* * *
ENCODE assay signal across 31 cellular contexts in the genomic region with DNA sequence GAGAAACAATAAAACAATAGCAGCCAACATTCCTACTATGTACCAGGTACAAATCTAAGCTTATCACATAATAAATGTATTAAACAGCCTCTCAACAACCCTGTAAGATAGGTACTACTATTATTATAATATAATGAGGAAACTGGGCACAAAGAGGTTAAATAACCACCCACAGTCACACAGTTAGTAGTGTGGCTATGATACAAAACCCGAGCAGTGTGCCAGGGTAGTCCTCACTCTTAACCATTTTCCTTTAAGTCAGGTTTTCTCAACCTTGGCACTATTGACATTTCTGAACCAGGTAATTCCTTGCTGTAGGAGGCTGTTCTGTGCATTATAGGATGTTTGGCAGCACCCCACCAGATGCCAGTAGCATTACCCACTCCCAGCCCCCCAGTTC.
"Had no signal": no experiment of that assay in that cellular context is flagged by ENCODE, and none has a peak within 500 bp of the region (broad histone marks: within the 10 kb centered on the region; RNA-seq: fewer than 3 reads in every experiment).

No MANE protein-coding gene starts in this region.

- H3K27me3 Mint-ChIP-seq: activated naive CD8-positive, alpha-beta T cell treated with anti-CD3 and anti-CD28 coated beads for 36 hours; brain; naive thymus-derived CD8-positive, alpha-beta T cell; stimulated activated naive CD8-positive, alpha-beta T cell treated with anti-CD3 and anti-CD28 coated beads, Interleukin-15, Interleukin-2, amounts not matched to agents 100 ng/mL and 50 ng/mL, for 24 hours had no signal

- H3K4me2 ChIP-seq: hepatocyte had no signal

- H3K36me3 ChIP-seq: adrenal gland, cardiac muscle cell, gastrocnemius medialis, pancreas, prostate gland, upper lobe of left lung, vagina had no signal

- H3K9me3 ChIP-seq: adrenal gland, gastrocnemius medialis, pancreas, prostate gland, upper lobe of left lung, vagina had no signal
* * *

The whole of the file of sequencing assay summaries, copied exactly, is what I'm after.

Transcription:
ENCODE assay signal across 31 cellular contexts in the genomic region with DNA sequence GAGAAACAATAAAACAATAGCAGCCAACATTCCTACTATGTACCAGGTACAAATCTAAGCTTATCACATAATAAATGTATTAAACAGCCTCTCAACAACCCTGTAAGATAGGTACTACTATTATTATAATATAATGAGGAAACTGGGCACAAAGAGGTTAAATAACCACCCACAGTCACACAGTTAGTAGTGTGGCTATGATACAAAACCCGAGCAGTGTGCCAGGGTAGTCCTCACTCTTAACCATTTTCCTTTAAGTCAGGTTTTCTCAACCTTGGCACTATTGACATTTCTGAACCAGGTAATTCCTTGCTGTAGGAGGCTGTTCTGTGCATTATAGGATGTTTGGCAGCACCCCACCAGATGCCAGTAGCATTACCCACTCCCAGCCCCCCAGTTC.
"Had no signal": no experiment of that assay in that cellular context is flagged by ENCODE, and none has a peak within 500 bp of the region (broad histone marks: within the 10 kb centered on the region; RNA-seq: fewer than 3 reads in every experiment).

No MANE protein-coding gene starts in this region.

- H3K27me3 Mint-ChIP-seq: activated naive CD8-positive, alpha-beta T cell treated with anti-CD3 and anti-CD28 coated beads for 36 hours; brain; naive thymus-derived CD8-positive, alpha-beta T cell; stimulated activated naive CD8-positive, alpha-beta T cell treated with anti-CD3 and anti-CD28 coated beads, Interleukin-15, Interleukin-2, amounts not matched to agents 100 ng/mL and 50 ng/mL, for 24 hours had no signal

- H3K4me2 ChIP-seq: hepatocyte had no signal

- H3K36me3 ChIP-seq: adrenal gland, cardiac muscle cell, gastrocnemius medialis, pancreas, prostate gland, upper lobe of left lung, vagina had no signal

- H3K9me3 ChIP-seq: adrenal gland, gastrocnemius medialis, pancreas, prostate gland, upper lobe of left lung, vagina had no signal